Improve efficiency: Have a big hot water store and delay heating it until it's warm outside

I’ve implemented a multi-stage algorithm to decide if we should heat the hot water.

Note that I only have a sensor at the bottom of the tank so as soon as someone showers, the tank appears cold to my code. Tap usage is so small it doesn’t register.

If the tank is cold then we heat it up after 10:00.

If the tank is warmish (say over 30) then we defer heating it until 12:00 so it’s warmer outside.

Even in the Winter that gives us a chance that the solar diverter might top it up a bit.

Notably yesterday (2020-02-19) this meant we heated the water at 10:21 when it was 7 Celsius outside and the CoP at flow=40 is 3.81 rather than doing it at something normal like 06:00 when it was 4 Celsius outside with a CoP of 3.24.

Yes, that could clearly be improved by looking at the weather forecast to see when it’s going to be warmest outside rather than a heuristic based on time (which has actually been pretty good so far).

An important part of this is to have a big enough water store that can cope with someone having a shower at 20:00 and still leaving enough hot water for someone else to shower at 07:00. The people in my house shower at totally random times and days. The stratification of the two bodies of water is clearly really important.

If I had a sensor at the top of the tank I’d be able to tell if that was cold and jump into action but I don’t have that yet.

I’ve only had the heat pump since October. I’m looking forward to seeing how this plays out in the summer as we have solar PV and a diverter, but kicking in the heat pump to multiply up the power might be a good idea if there’s lots of solar.

I can hear you all shouting “demand shaper”. That’s why I’m integrating my stuff into Emoncms and chatting to you lovely folks!

FYI my hot water target temperature is 42C.

Great ideas, how did You solve the legionella issue? I am looking into UV lamps…

Thanks for joining the OpenEnergyMonitor community!

In my case we are lucky that the water gets used very often by the residents so it’s not sat around much to get legionella.

However, we use a few approaches to getting rid of legionella.

If the solar diverter has made the water hot enough recently we leave it alone.

If we’re heating the water and it’s been a while since it got really hot then we raise the target tank temperature to be hot. We try to find an efficient time of day to do this.

If it’s been a really long time since we heated the water then we’ll heat it up anyway. This has never happened.

We’re monitoring the temperature every minute so we know when the water has been hot enough for an hour or so. Specifically, if we heat it up a lot but then someone has a shower we don’t count that as having done the job.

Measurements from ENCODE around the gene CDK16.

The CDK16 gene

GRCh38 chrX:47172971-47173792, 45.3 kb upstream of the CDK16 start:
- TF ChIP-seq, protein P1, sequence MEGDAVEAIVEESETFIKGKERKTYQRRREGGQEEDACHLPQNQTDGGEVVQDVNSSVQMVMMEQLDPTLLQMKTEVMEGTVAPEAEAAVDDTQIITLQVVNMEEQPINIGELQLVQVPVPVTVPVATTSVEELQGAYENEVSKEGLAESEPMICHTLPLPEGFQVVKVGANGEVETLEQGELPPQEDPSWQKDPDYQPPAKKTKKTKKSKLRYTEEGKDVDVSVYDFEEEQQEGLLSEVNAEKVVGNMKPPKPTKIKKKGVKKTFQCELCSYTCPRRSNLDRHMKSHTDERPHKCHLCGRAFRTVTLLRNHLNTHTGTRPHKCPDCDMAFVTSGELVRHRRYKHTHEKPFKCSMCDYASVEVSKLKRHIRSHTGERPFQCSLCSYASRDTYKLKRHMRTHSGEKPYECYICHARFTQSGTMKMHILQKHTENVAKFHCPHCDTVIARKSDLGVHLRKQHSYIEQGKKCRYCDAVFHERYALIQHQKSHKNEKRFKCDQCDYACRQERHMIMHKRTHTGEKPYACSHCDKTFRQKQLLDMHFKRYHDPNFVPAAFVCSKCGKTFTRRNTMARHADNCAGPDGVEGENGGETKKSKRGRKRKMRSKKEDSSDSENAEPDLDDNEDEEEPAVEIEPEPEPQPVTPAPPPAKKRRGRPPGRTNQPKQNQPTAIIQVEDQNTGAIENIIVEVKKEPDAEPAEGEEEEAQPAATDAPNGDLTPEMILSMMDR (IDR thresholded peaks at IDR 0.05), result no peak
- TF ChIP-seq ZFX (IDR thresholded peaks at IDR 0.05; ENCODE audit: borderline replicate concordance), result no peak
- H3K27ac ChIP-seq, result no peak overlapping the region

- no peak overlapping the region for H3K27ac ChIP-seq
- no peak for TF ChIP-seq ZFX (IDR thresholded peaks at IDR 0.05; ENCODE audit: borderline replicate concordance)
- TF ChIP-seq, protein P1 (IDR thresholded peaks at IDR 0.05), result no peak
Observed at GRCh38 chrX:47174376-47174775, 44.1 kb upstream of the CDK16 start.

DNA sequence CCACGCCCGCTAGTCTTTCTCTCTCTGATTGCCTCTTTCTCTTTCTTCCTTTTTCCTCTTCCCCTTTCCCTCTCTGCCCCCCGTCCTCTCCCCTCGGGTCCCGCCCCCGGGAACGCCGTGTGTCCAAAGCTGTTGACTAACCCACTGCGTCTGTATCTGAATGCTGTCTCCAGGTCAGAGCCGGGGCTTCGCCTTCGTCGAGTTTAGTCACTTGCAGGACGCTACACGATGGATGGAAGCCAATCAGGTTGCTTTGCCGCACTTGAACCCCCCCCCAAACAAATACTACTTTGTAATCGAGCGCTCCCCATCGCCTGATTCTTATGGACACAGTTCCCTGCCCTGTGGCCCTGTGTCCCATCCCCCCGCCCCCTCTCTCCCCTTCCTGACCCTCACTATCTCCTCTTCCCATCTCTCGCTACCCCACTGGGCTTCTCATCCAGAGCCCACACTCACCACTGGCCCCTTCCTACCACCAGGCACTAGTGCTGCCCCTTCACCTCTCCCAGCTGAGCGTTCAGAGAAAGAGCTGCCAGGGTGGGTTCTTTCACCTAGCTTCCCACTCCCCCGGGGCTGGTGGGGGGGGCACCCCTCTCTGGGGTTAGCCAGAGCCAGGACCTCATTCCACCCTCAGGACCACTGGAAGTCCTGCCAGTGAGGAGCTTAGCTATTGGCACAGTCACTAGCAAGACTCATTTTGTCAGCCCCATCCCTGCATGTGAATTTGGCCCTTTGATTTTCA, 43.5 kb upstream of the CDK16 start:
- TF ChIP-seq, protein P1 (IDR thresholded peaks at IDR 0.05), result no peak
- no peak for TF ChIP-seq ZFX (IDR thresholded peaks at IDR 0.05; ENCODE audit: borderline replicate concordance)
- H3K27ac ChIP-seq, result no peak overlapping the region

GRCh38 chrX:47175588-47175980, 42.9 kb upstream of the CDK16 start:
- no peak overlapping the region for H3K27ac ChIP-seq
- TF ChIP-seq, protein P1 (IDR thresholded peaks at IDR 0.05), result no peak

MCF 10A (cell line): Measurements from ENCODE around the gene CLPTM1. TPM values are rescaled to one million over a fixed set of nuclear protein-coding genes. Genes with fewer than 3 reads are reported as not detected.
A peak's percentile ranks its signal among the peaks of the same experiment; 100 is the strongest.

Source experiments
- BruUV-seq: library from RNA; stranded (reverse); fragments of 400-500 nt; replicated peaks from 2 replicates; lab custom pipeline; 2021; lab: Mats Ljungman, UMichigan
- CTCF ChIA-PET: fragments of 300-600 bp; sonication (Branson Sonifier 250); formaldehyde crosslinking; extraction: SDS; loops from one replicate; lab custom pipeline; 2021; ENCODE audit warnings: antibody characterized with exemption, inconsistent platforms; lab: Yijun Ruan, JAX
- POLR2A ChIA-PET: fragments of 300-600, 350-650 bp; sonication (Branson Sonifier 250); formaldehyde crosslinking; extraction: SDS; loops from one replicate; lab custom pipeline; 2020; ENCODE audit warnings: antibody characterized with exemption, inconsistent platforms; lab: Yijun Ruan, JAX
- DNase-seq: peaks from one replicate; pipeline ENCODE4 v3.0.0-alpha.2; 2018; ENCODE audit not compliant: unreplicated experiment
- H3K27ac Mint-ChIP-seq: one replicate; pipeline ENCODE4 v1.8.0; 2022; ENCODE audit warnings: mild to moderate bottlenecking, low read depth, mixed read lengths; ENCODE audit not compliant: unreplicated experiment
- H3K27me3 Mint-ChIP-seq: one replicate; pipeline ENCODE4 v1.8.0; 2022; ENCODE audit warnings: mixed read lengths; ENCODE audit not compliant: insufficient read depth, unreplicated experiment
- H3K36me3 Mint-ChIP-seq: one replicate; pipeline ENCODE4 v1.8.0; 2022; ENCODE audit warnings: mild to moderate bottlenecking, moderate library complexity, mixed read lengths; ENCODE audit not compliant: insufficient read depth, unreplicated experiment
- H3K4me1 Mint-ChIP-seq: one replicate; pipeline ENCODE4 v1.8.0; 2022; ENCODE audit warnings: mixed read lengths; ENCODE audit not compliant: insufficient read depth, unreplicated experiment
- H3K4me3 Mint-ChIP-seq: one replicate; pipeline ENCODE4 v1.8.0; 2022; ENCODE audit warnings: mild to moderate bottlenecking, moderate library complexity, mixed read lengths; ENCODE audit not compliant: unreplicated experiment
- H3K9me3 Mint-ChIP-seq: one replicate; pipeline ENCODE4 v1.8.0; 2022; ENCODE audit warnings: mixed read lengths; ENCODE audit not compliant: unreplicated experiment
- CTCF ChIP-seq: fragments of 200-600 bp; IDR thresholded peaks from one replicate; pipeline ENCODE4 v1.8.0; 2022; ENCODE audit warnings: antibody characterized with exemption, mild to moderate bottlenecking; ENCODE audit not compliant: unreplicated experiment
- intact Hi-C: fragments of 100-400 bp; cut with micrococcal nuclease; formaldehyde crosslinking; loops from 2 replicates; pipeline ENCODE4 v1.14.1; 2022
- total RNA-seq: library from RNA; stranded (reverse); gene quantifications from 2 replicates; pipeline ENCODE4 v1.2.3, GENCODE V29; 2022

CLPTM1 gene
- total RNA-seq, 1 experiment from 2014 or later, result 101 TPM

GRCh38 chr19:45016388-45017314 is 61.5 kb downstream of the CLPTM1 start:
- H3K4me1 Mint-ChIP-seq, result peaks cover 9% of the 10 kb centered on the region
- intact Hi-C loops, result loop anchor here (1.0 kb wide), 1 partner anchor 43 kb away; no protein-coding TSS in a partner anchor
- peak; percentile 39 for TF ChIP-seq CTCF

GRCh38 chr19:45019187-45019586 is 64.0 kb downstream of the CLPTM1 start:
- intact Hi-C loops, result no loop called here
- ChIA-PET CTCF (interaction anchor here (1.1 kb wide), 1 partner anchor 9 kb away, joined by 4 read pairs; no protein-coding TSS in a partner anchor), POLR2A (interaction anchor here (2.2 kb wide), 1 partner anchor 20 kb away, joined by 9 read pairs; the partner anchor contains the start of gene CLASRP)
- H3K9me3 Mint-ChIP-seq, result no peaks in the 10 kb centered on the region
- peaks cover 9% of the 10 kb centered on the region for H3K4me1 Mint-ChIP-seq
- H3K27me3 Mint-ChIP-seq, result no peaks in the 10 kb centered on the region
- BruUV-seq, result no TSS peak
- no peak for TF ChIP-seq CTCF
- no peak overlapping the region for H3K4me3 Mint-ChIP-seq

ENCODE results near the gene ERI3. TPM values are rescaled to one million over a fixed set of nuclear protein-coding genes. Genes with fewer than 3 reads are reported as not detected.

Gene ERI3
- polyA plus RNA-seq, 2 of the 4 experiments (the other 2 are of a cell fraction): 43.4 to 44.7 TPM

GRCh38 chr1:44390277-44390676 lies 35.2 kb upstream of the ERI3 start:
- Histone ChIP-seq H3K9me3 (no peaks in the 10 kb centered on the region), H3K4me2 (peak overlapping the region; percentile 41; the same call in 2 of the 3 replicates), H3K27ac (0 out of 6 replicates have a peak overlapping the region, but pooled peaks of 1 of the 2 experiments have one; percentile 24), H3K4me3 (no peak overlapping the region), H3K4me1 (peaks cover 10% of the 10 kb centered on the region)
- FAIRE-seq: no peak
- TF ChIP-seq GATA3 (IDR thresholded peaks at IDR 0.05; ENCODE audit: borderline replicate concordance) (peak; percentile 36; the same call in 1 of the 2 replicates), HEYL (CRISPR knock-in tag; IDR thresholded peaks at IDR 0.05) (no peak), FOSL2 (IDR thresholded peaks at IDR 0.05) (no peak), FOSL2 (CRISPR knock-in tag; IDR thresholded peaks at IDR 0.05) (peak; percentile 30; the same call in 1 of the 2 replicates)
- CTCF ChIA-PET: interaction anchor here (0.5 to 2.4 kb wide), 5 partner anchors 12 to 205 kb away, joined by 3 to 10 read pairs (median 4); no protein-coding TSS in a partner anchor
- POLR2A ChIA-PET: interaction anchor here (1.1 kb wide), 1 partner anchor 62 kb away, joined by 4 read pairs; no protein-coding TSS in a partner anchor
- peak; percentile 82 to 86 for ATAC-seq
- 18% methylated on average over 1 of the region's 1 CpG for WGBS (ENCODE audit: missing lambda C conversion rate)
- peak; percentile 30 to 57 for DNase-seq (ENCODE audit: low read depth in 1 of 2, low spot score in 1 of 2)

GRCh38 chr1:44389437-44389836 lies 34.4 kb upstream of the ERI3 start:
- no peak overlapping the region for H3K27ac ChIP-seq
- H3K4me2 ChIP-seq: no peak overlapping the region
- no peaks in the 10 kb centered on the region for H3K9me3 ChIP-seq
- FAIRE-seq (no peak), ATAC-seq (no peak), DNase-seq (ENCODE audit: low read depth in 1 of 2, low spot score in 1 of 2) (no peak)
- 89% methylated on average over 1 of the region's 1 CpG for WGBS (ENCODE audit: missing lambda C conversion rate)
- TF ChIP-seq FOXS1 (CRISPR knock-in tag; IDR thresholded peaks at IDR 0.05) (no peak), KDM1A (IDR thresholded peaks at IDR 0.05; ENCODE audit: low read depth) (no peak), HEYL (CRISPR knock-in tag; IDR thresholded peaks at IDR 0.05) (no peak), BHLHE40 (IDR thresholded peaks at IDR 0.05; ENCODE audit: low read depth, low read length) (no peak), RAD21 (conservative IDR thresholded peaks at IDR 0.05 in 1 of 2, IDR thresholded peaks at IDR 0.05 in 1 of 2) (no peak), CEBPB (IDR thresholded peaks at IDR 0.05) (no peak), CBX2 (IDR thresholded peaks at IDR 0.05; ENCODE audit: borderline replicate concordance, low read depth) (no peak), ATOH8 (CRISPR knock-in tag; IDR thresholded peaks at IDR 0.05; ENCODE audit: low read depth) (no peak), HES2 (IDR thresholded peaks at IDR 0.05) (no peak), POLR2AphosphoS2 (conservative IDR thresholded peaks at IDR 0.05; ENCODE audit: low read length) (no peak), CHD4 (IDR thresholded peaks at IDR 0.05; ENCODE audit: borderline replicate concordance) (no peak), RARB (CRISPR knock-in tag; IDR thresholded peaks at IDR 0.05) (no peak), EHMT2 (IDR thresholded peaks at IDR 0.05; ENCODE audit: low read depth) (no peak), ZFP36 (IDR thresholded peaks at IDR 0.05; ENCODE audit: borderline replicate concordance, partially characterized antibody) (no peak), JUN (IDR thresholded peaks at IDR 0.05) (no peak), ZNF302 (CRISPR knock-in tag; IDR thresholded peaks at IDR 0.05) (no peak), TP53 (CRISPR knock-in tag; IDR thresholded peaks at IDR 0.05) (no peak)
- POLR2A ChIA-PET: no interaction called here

This is all a bit more complicated than most schemes which just run on a timed schedule. It means we have to remember when it last happened which we do by storing that time in a file called `last_legionella.txt`

BTW I’ve published my hot water management code, but not the legionella part yet. I’m a bit wary of people taking it who live a different life to us and not realising they need to be more careful. I may just do it but make the time windows much shorter.

You UV approach sounds interesting. Are you thinking of putting it on the supply? I think it would still build up in the tank if any managed to sneak past your UV on a supply. Please let us know what you decide to do.

first off you do not really have to put a temperature sensor inside the tank just slide one in between the canister and the insulation. I usually do where the electric element is. if it happen to be one of those foam injected hotwater tanks you just need use a file to clean away the insulation from the tank. and this will give a reasonably accurate read…
as to legionella never understood how you are going have it bloom in your hotwater tank as it closed loop and it a aerobic bacteria . if it comes from municipal water it is chlorinated so that would control it. and if it well water then your using water that was generally trapped under ground for 100’s if not 1000’s of years with very little or no O2 in the water to support its growth … the only way legionella is introduced if you are using standing open air cistern type system . but you are equally as likely to get that from the “cold” water as well… Asian countries use alot of cistern/rain unchlorinated water and why most of there solar equipment and hotwater tanks have heating cycles that heats the water to 70c once a week … from a Canadian perspective the higher temperature is only used if you have the eggy smelling water to kill anaerobic bacteria that produces that but otherwise relatively harmless bacteria . but you can control that by usually shocking your well once a year with chlorine or when ever the eggy smell redevelops or you can also heat your water to 70c for an hour to kill it as well in the tank . but that will quickly redevelop as the bacteria in the cold supply line that why shocking works better–

edit-- just pointing for clarity shocking the well kills the bacteria through the entire water system–

and for those who are not sure what shocking is - you dump -1 to 2 gallon of chlorine bleach into your average well. depending on the well let sit for 10 minutes then run water until you smell chlorine at your hot and cold taps . let sit over night. then flush your cold water lines for an hour , you do not have to do your hot water lines as hot water line are generally considered non potable water source. but you can do a load of laundry or dishes to reduce the strong smell of chlorine from it - but generally your water will smell like chlorine for a week or so but is considered potable and safe.

Many thanks for your reply. I was thinking of installing the uv lamp on the circulation return. I agree this would not help with cleaning the whole tank, but at least I have a redundant system